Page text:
My personal statement created for the ucas application process.
I’m currently studying an art foundation diploma. I attend the fine art and printing workshops as part of this course and specialise in illustration, my eventual career goal being a book illustrator. Prior to attending the printing workshops I didn’t have much interest in printing because of lack of knowledge, but I’ve been inspired by the workshop and plan to experiment further in this area.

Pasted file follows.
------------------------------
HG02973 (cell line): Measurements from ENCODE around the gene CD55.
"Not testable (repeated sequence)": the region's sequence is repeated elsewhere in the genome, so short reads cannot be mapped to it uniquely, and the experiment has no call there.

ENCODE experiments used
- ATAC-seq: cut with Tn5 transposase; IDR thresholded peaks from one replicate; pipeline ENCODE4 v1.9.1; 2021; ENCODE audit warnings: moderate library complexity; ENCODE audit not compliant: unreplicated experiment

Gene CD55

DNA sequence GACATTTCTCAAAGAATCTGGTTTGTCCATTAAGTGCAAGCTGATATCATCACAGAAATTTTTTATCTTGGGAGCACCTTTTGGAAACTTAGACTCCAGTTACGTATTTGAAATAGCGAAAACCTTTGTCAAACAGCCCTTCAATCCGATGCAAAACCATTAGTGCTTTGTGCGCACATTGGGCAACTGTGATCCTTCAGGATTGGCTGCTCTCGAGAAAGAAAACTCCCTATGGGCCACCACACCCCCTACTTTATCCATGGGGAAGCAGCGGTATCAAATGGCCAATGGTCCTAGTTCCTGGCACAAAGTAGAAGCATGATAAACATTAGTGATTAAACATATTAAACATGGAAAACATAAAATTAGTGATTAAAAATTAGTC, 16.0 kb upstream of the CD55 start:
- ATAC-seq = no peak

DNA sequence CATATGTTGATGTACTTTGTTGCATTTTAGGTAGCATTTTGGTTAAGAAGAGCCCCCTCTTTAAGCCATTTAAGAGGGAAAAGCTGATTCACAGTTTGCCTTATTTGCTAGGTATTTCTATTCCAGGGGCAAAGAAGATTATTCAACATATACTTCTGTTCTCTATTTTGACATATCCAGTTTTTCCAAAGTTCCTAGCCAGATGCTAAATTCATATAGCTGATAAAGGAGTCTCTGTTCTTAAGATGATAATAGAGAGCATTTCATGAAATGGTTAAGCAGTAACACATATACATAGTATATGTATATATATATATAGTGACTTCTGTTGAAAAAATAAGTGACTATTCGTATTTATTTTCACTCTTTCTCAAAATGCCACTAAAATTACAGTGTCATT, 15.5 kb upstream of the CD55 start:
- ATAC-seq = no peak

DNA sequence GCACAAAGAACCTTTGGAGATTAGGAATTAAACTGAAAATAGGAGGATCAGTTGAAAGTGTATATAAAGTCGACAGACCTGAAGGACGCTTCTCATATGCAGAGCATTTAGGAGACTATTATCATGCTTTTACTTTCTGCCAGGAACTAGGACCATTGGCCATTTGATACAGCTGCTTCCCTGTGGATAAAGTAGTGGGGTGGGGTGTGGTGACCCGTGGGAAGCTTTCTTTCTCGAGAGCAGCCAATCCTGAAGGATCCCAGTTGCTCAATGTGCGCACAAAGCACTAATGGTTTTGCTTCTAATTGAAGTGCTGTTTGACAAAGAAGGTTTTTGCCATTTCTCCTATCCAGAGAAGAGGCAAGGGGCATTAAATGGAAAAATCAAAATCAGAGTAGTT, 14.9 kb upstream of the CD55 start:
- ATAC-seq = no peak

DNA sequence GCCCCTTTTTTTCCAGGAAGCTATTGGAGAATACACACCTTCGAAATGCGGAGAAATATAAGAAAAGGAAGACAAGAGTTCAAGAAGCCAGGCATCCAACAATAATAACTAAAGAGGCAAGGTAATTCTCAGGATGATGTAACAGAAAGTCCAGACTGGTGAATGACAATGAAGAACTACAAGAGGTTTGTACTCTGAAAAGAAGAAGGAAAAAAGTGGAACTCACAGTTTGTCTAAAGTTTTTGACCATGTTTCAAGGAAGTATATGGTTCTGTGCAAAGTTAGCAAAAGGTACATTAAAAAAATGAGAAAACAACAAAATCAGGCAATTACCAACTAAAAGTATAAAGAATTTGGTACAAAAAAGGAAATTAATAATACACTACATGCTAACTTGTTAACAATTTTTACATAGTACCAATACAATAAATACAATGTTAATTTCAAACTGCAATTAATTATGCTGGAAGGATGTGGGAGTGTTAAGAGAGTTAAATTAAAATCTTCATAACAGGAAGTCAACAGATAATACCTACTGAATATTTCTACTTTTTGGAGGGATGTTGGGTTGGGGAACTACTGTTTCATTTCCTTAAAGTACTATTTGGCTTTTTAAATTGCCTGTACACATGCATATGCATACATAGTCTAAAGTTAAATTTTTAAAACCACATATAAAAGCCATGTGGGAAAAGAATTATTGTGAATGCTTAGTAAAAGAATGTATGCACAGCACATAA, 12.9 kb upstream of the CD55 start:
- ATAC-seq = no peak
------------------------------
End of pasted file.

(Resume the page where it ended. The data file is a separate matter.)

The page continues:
My favourite thing about art is colour, I find myself inspired by this all the time whether it’s in others work or in the world around me. my favourite artists are Masashi Kishimoto and Rob Ryan, both completely different artists working in different styles. Kishimoto is a Japaese manga artist who is the author and artist of the popular Naruto manga. Ryan is a paper-cutting artist who works with a craft knife and paper to create intricate designs which often tell stories by combining image and text. My favourite style to work in is Japanese manga style, I find it intriguing creating my own characters in a style I have devoloped over the years. Growing up watching anime and later reading manga comics sparked this interest as I have been inspired by th style from the first time I saw it as a child. my preferred medias to use are Caran Dache coloured pencils and Letraset Promarker pens as I love how bold the colours come out as well as the way they can be smoothly blended, more than using them individualky I enjoy using ProMarkers to form a base colour layer and then add coloured pencil overtop for further detail and texture on the image, however, I am keen to develop and experiment with other medias and approaches. Another method I enjoy is papercut which I am practicing to develop further. I feel that illustration is about story telling and that even when the image is of a single character standing on a blank page, a story can still be told about the character through their expression, clothing and any other props etc. To make illustrations, or art in general, stronger, I like to add text such as quotes I find meaningful or important, This adds more feeling and brings the piece alive by adding another layer of meaning. In terms of how I work best, I like to have my art materials spread around me when I work so I have no need to get up in the middle of a piece to get something as that puts me off what I was doing when I’m in the ‘zone’. I work best with music playing through my headphones and sometimes like working alone, sometimes with others around depending on where I am.